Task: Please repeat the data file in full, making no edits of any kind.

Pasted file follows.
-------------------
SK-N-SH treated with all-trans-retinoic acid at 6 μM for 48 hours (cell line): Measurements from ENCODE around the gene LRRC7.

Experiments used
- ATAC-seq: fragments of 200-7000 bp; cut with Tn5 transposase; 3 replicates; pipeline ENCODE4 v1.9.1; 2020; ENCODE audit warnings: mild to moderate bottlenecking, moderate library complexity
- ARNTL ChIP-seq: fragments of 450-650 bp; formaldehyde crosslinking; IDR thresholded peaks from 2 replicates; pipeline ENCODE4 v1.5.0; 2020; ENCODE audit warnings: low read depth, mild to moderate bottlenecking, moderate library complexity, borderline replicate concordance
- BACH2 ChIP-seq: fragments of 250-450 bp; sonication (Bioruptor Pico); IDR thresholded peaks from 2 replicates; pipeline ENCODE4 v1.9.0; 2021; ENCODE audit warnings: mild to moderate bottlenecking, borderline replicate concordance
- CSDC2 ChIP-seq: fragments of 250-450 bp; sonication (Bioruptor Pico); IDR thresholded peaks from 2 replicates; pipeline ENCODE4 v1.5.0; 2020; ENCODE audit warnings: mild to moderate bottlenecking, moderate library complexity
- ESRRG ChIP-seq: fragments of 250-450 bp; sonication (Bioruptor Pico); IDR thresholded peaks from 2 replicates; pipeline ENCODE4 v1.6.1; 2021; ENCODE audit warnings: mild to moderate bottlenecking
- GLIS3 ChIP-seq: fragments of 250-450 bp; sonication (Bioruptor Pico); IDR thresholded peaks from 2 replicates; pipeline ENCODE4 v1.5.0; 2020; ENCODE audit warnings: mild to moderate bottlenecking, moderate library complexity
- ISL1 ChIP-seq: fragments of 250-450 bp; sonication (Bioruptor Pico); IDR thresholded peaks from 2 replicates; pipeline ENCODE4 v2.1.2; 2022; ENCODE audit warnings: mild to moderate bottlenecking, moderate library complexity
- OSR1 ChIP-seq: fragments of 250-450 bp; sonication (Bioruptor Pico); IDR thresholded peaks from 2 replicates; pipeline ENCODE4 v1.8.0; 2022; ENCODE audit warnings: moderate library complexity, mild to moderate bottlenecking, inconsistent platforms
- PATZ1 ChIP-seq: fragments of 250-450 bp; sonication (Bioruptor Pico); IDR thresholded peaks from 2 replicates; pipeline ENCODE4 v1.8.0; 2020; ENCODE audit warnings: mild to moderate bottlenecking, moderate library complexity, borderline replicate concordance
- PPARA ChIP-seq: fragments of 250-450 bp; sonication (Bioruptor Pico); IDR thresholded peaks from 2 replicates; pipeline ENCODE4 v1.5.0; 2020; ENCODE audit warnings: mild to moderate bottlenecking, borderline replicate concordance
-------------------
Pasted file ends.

SK-N-SH treated with all-trans-retinoic acid at 6 μM for 48 hours (cell line): Measurements from ENCODE around the gene LRRC7.

Experiments used
- ATAC-seq: fragments of 200-7000 bp; cut with Tn5 transposase; 3 replicates; pipeline ENCODE4 v1.9.1; 2020; ENCODE audit warnings: mild to moderate bottlenecking, moderate library complexity
- ARNTL ChIP-seq: fragments of 450-650 bp; formaldehyde crosslinking; IDR thresholded peaks from 2 replicates; pipeline ENCODE4 v1.5.0; 2020; ENCODE audit warnings: low read depth, mild to moderate bottlenecking, moderate library complexity, borderline replicate concordance
- BACH2 ChIP-seq: fragments of 250-450 bp; sonication (Bioruptor Pico); IDR thresholded peaks from 2 replicates; pipeline ENCODE4 v1.9.0; 2021; ENCODE audit warnings: mild to moderate bottlenecking, borderline replicate concordance
- CSDC2 ChIP-seq: fragments of 250-450 bp; sonication (Bioruptor Pico); IDR thresholded peaks from 2 replicates; pipeline ENCODE4 v1.5.0; 2020; ENCODE audit warnings: mild to moderate bottlenecking, moderate library complexity
- ESRRG ChIP-seq: fragments of 250-450 bp; sonication (Bioruptor Pico); IDR thresholded peaks from 2 replicates; pipeline ENCODE4 v1.6.1; 2021; ENCODE audit warnings: mild to moderate bottlenecking
- GLIS3 ChIP-seq: fragments of 250-450 bp; sonication (Bioruptor Pico); IDR thresholded peaks from 2 replicates; pipeline ENCODE4 v1.5.0; 2020; ENCODE audit warnings: mild to moderate bottlenecking, moderate library complexity
- ISL1 ChIP-seq: fragments of 250-450 bp; sonication (Bioruptor Pico); IDR thresholded peaks from 2 replicates; pipeline ENCODE4 v2.1.2; 2022; ENCODE audit warnings: mild to moderate bottlenecking, moderate library complexity
- OSR1 ChIP-seq: fragments of 250-450 bp; sonication (Bioruptor Pico); IDR thresholded peaks from 2 replicates; pipeline ENCODE4 v1.8.0; 2022; ENCODE audit warnings: moderate library complexity, mild to moderate bottlenecking, inconsistent platforms
- PATZ1 ChIP-seq: fragments of 250-450 bp; sonication (Bioruptor Pico); IDR thresholded peaks from 2 replicates; pipeline ENCODE4 v1.8.0; 2020; ENCODE audit warnings: mild to moderate bottlenecking, moderate library complexity, borderline replicate concordance
- PPARA ChIP-seq: fragments of 250-450 bp; sonication (Bioruptor Pico); IDR thresholded peaks from 2 replicates; pipeline ENCODE4 v1.5.0; 2020; ENCODE audit warnings: mild to moderate bottlenecking, borderline replicate concordance